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Thread: Cabin dimensions

  1. #1
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    Default Cabin dimensions

    As some of you know, I own some land in the Healy area.
    I would like to build a cabin onsite. Probably just for my wife and I. We would occupy the cabin between May and the end of September. Not continuously but from time to time.
    Thinking we'd probably use wood to heat when needed. Can drive within 100' of property.
    What might be the 'average' size of a cabin in Alaska?
    What 'R' factor of insulation might be appropriate?
    Are there Alaska specific building codes that I may not be aware of?
    What kind of snow loads do I need to plan for?
    Is it ok for me to build for myself?

    Thanks for the help!

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    What might be the 'average' size of a cabin in Alaska?
    16x20, 16x24, 20x20 are all good places to start. It depends on what you want in it and your budget and experience.


    What 'R' factor of insulation might be appropriate?
    I recommend r21 walls and r38 cieling/roof. It's false economy to underbuild as much as it is to overbuild.

    Are there Alaska specific building codes that I may not be aware of?
    Not yet. But the liberal busybodies are always trying to make life suck everywhere. I mean there are methodologies recommended for cold climates but I don't think any "codes" are being enforced outside of municipalities. Build it as you please. As long as it isn't utilized commercially I don't think anyone other than DEC has any concerns.

    What kind of snow loads do I need to plan for?
    Depends on the the roof type but generally 100# esp. if you are going to leave it unoccupied all winter.

    Is it ok for me to build for myself?
    Absolutely.

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    Member AKFishOn's Avatar
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    How does one achieve R38 for the ceiling?

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    How does one achieve R38 for the ceiling?

    With the corresponding thickness of insulation required to get an R38
    Approximately...

    Fiberglass batts about 12"

    Blown in cellulose blanket about 10"

    ridgid foam panels about R5.5/in

    Sprayed foam about R7/in

    your mileage may vary

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    R-38 insulation, lol. They want R-52 for a 5+-star house now.( R-38 is 12" thick) ( R-38 will give you a 5 star, but the banks are looking at the + sign now.)

    To get the R-38,

    Just make sure you have 16" clearance from where the outside wall connects with the top of the truss. It most times include having a heal as they call them built onto the truss. It is common pratice to have 16" from the wall to top of truss so that you can get 4" of air flow on top of the insulation to keep a cold roof. (This is important) This includes a vented soffit, for this to work.

    You can have the truss's built so as to where you have the same effect without the heal, and this method is a lot eaiser for you to install your soffit.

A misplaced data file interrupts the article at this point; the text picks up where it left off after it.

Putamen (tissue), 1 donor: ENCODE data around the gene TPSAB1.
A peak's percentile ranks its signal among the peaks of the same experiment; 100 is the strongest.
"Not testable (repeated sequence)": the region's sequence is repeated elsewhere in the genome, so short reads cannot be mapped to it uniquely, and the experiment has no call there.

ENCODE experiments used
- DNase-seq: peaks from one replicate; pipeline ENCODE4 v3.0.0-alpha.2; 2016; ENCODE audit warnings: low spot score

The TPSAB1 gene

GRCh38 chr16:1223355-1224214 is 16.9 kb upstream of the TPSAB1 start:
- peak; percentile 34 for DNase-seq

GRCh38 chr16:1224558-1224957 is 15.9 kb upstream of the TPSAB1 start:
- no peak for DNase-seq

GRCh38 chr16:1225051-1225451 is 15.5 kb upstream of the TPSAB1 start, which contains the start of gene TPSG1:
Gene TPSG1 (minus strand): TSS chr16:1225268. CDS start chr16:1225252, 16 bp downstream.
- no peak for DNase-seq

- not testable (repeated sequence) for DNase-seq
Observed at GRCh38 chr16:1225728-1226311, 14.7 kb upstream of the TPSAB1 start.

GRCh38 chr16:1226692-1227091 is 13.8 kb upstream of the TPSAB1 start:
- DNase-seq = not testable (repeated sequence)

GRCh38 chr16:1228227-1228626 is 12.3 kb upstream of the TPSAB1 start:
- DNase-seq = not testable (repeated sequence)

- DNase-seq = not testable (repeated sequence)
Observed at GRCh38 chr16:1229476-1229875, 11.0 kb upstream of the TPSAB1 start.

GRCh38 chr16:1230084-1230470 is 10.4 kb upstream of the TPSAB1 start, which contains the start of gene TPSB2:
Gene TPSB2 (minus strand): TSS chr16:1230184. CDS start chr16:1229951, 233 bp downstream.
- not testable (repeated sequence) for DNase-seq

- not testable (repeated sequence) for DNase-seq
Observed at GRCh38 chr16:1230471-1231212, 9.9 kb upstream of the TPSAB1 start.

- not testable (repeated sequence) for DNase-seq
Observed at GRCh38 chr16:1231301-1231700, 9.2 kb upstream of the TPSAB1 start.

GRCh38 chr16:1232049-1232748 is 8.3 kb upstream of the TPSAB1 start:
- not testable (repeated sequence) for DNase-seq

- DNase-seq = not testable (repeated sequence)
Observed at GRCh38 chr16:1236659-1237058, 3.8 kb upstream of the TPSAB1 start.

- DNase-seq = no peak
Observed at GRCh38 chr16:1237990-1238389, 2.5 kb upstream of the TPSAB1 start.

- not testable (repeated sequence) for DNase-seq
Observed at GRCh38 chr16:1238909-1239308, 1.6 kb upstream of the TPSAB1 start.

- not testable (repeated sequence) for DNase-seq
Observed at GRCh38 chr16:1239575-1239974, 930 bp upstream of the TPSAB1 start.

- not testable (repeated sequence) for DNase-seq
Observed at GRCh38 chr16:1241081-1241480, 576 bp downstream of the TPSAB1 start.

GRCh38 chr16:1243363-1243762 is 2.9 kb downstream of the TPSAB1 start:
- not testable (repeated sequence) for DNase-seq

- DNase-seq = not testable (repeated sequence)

Kinda depends on the pitch of your roof.

    Let me say this, if you are going to build this without code's involved, a R-19 ceiling in any place under 750 s.f. is more than enough.

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    I used R31 in my roof. No room for more.

    Narrower and longer saves money. I went 20 wide and would drop to 16' wide if I had it to do over.

    Wood heat is great.... until you go to sleep. Then it runs out. I plan to supplement my wood stove with a diesel heater for early and late season use. Check PM.

    Look at a Saltbox style roof. It would seem easier to do remotely.

    Mike

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    10 inches is considered an energy heel on trusses and minimum required for ventilation depending upon insulation type. A 1 inch space the length of the eaves between rafters over the bird blocks is adequate for ventilation at the heels.

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    I'm not following you Mics. ( the man was talking R-38) (R-38 is 12") and your talking 10"

    I'm talking from where it sits on the wall, to a squared up figure to the top of the truss.

    The 4" air flow is in no question, that is what they want, unless you install a top of the roof equlizer.

    1" is not going to do you.

    Go to home depot, or others and they have the 4" baffels to install so you can blow in more and still get the same airflow.

    Another thing is there is a calculation about how much air is supposed to flow, same as if you were to install fin tub for a hotwater system, there is supposed to be so much fin tube per square footage.

    I'm sure from some of your other posts that you have been doing this for some time, but I'm not geting it. Heck I've even learned a couple things from you, but this is not one of them.

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    10 inches of celulose in a cieling is R38

    a 10" heel on a truss is an energy heel.

    10 inches at the exterior of the wall from the plate gives you more than that 6 inches inboard at the interior of the wall. Again as I stated previously...this is the minimum heel requirement depending upon insulation type.

    The code is as follows...
    2006 IRC
    R806.1 Ventilation required. Enclosed attics and enclosed rafter spaces formed where
    ceilings are applied directly to the underside of roof rafters shall have cross ventilation
    for each separate space by ventilating openings protected against the entrance of rain or
    snow. Ventilating openings shall be provided with corrosion-resistant wire mesh, with
    1/8 inch minimum and V* inch maximum openings.
    R806.2 Minimum area. The total net free ventilating area shall not be less than 1 to 150
    of the space ventilated except that the total area is permitted to be reduced to 1 to 300,
    provided at least 50 percent and not more than 80 percent of the required ventilating area
    is provide by ventilators located in the upper portion of the space to be ventilated at least
    3 feet above eave or cornice vents with the balance of the required ventilation provided
    by eave or cornice vents. As an alternative, the net cross- ventilation area may be reduced
    to 1 to 300 when a vapor barrier having a transmission rate not exceeding 1 perm is
    installed on the warm-in-winter side of the ceiling.